Download Activity The March to War

Module 5, Beliefs, Principles, and Rights: The United States and the World

In this module students review the beliefs, principles, and rights guaranteed to Americans in the US Constitution (and other documents). Then they compare our foundational documents to the Universal Declaration of Human Rights proclaimed by the United Nations in 1948, distinguishing those rights that are political (political rights) and those rights considered human (civil liberties). To conclude, students work in groups to produce maps identifying which nations in the world are considered FREE, PARTLY FREE, and NOT FREE. An analysis of patterns of freedom in the world today presents students with the opportunity to appreciate our system of government in comparison to the rights and systems of governing people in other nations of the world have. It also gives students a chance to further develop their mental maps and confirm global political, social, and economic patterns.

Download Activity Beliefs, Principles, and Rights: The United States and the World

Module 6: The Revolutionary Era

This activity combines two learning strategies, the living graph and a mystery, to explore the growth of representative government and institutions during the colonial period which ultimately led to the American Revolution. First, students prepare graphs and maps of data and match statements to the different periods of time in order to understand the growth of population and trade during the 1700s. Second, students solve the mystery: Why did Americans revolt against Great Britain? by sorting and reading a series of statements and coming up with a feasible and reasoned answer.

Download Activity The Growth of Representative Government in Colonial Times: A Mystery

Hints to Teach Module 6: Here are three sample graphics produced in Excel which may help you conceptualize potential student products:

Value of Exports to & Imports from Great Britain
Estimated Populations of the Colonies
Total Population by Region, 1700 and 1750

Module 7: Immigration & Urbanization

This module focuses on the strong link between geography and history in the context of two important processes in contemporary US History: immigration and urbanization.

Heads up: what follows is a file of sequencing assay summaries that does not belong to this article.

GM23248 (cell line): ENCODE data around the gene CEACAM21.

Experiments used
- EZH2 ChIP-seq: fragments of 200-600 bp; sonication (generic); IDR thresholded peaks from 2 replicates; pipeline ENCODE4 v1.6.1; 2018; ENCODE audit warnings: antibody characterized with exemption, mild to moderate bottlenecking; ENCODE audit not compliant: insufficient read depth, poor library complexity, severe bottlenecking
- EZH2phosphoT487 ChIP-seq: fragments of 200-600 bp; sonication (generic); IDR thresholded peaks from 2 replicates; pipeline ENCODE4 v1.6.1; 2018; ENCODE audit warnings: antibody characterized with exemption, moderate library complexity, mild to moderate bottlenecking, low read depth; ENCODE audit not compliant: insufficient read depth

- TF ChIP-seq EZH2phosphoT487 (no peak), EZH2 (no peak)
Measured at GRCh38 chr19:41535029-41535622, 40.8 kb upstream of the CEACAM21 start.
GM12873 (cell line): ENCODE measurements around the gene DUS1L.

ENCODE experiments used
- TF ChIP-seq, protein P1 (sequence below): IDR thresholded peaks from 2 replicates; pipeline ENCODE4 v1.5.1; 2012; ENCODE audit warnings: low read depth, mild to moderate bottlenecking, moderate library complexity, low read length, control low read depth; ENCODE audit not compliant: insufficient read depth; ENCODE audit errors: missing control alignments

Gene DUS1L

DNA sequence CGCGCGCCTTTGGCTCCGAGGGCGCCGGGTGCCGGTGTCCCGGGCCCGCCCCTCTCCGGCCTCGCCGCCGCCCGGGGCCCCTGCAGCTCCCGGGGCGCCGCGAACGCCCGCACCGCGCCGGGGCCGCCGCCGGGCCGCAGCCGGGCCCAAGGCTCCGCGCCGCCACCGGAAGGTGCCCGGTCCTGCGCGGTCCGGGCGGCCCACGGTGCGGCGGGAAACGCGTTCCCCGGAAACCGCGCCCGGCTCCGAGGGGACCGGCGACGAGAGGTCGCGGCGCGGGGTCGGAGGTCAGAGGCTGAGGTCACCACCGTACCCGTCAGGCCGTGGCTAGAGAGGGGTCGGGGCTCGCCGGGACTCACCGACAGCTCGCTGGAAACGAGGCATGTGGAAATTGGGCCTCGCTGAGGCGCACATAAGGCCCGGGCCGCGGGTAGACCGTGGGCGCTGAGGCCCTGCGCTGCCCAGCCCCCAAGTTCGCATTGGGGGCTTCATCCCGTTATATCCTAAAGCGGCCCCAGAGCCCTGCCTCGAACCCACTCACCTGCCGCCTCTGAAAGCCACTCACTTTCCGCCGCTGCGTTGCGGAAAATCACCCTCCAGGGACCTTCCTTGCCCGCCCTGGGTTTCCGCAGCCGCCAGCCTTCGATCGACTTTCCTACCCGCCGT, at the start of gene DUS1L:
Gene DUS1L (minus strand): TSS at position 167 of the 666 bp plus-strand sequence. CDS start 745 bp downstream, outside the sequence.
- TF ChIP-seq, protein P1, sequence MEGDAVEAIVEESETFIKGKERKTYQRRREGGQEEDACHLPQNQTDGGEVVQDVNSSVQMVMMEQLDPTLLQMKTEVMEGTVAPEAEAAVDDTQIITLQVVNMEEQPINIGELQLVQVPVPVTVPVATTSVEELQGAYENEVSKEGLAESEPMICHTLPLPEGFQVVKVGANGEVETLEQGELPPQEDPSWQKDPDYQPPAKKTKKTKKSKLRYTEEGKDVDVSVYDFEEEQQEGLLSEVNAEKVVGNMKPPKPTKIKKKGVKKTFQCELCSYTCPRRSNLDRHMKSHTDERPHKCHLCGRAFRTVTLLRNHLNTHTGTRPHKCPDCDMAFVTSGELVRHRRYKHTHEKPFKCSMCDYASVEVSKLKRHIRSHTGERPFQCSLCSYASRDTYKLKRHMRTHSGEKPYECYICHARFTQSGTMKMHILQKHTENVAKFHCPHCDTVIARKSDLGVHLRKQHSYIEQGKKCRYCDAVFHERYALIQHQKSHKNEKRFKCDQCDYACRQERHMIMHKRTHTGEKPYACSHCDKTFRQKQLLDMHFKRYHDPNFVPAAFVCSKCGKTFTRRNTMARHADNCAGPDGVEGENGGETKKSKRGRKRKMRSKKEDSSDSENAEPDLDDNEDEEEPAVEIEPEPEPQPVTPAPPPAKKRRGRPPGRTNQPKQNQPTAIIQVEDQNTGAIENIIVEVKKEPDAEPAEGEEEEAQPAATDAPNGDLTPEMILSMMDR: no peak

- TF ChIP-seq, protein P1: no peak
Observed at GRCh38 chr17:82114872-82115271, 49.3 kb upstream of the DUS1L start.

The United States is known as a nation of immigrants. Possessing the world’s third largest population of nearly 300 million people, the U.S. is inhabited overwhelmingly by the direct descendants of immigrants. From 1820 to 1930, the United States received about 60 percent of the world’s immigrants. Approximately 65 million people have migrated to the United States since 1820.

The immigration portion of the module contains two interrelated parts. In Activity 1 students examine patterns of immigration over time. In Activity 2 students examine the movement of migrants between
Europe and the United States. Both activities are found in the single PDF file.

Download Activity 1: Immigration to the United States—Patterns of Immigration Over Time & Activity 2: U.S. Immigration Patterns: People Moving In and People Moving Out | Map of Europe | Map of World

The urban unit consists of four independent but interconnected activities designed to address the core question: What are the spatial and temporal patterns of US urbanization? In Activity 1 (under development) students gain a fundamental understanding of why one settlement grows while others languish. Students consider site and situation characteristics of hypothetical places to predict which will urbanize first. Activity 2 (under development) focuses on the growth of US cities over time. Students map the top 10 cities from 1790 to 2000 and analyze the changes in distribution. Connections to the forces driving these changes, including transportation and technology dominant at each period of time help students to understand processes of urbanization. In Activity 3, “What is a Boomburb?” students study a new urban phenomena, boomburbs, which are large, rapidly growing suburban cities. Activity 4, “The Urban Turnaround, 1950-2000,” compliments Activity 3 by examining the current status of America’s older industrial cities through analysis of decadenal changes in the growth and prospects of the US’s first cities.

Download Activity 3: What is a Boomburb? | Boomburb Powerpoint | Activity 4: The Urban Turnaround, 1950-2000